I wasn’t delighted—I wanted to scream in frustration!
Finally, after half an hour that felt like an eternity, the Light Show ended. I gave quick hugs to my parents and Grandmother Astralicia; they would all stay to talk with friends a good while longer. Meanwhile, I took off as fast as I could toward home and the failing Hearthfire.
The failed Hearthfire.
I felt my heart sink as I came in sight of our cottage. There was not the slightest hint of light from the Hearthroom’s large window. The fire was out.
I stopped at the edge of our yard to gasp for air, breathless from the long run, and from fear. I almost turned back toward town; all my instincts screamed for me to take off running, despite the fire in my lungs and a stitch in my side. Wild thoughts spun in my head: Maybe I can find a Wizard as the festival winds down. Maybe one of the Wizards I saw will be on the path and I can ask her to come and rekindle the flame. Maybe....
Before I could move, though, a voice whispered to me through the darkness, seeming to come from the grove of trees beside our cottage. My heart was nearly startled up into my throat.
“Astra!” the voice called out—soft, barely there, but still reaching my ears with ease. There was something about the voice, beyond its very presence, that caught my attention. Something familiar, and yet not....
“Who’s there?”
I spun to see who had called my name and nearly fell to my knees, suddenly dizzy from more than just running. Liberi was just peeking over the horizon, adding the first of its light to the tiny glow Larina offered. As my faintness eased I peered at the woods, at first unnerved that someone might be there.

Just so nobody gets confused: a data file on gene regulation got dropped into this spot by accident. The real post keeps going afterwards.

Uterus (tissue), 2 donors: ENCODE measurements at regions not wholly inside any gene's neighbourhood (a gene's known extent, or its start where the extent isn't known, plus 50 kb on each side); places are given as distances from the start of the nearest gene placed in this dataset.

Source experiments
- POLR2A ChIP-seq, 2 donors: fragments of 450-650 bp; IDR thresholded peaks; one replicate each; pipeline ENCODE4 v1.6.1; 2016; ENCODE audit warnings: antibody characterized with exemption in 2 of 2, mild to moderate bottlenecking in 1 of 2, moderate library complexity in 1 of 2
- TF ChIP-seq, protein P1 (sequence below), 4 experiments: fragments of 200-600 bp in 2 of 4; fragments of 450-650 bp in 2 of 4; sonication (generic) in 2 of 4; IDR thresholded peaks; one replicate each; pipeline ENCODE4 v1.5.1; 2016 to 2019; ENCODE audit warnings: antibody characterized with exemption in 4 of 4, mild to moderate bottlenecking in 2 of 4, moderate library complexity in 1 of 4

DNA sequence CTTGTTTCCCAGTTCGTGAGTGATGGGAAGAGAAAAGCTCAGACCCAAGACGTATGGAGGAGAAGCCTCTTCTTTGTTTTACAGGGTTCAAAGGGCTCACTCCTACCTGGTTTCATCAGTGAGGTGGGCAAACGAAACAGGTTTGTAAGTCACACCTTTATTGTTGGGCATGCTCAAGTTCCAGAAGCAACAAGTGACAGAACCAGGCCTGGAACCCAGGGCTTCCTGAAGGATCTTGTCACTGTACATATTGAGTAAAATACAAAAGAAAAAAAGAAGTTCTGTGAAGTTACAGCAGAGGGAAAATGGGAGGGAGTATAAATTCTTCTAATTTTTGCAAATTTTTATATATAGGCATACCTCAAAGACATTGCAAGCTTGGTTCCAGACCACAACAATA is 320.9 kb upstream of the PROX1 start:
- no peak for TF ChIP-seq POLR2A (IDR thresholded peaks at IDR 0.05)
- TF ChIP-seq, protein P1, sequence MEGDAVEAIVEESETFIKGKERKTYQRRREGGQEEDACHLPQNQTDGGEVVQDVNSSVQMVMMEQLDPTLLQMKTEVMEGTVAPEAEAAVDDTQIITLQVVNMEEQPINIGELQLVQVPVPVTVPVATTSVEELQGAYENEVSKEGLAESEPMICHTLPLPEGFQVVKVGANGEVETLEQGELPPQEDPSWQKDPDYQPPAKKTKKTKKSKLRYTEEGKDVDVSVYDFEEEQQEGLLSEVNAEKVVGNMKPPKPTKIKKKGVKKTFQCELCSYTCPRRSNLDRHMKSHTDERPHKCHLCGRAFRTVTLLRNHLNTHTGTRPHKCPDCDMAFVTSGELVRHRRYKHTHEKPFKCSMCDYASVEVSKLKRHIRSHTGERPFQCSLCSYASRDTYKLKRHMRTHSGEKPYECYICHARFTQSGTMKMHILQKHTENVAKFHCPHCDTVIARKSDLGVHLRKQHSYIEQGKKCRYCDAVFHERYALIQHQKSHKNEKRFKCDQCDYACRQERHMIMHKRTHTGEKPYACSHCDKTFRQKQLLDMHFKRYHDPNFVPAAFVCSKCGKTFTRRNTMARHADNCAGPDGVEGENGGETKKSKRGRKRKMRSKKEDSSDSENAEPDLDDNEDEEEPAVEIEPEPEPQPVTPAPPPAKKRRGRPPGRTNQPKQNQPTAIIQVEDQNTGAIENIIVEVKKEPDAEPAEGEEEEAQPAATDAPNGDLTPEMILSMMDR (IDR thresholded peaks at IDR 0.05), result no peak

Oddly, it was a relief when a shadow detached itself from the trees and ghosted toward me. In the space of a heartbeat the shadow resolved itself into a human figure clad in what looked like a dark Wizard’s robe. The late-night caller spoke from inside a deep, shadowing hood that completely hid her face.
“I’m a friend, Astra,” the shadow whispered as it drew close to me. From the sound of the voice the ghost now seemed to be a girl, maybe a bit older than I was. “I know about your Hearthfire,” she added as she drew up next to me. “I want to help.”
I was stunned. How could anyone know about the Hearthfire? Then I felt myself filled with a sudden hope.
“Are you a messenger from Amedia?”
The words sounded almost like a prayer as I said them. Had the World heard my pleas and sent help? The stranger, though, seemed to hesitate.
“I—” She hesitated again. “You mustn’t think of me that way,” she said at last, a definite tone of worry in her voice. “Just think of me as ... as someone who’s been in your position.”
That confused me. It also calmed me. “You mean, your Hearthfire has gone out?”
“Yes!” I could hear relief in the stranger’s harsh whisper. “Exactly. I’ve faced a Blighted Hearthfire, when no Wizard was available. Just like you are, right now.”
“So what do I do? I must get the Hearthfire relit, so we don’t all freeze tonight!” Though my breath was still coming in shallow gasps, my fear had vanished with her words. Still, I’m sure she could hear the desperation in my voice. Winter nights could be treacherously cold, even in the usually mild climate of Wizard’s Reach.
The shadow nodded its head. “Your fire will be lit, Astra,” the stranger told me. Her voice suddenly gained a note of urgency.
“You will light it for yourself.”
“M—me?” I was so stunned at the thought, it caused me to stutter. “But ... but I’m not... ”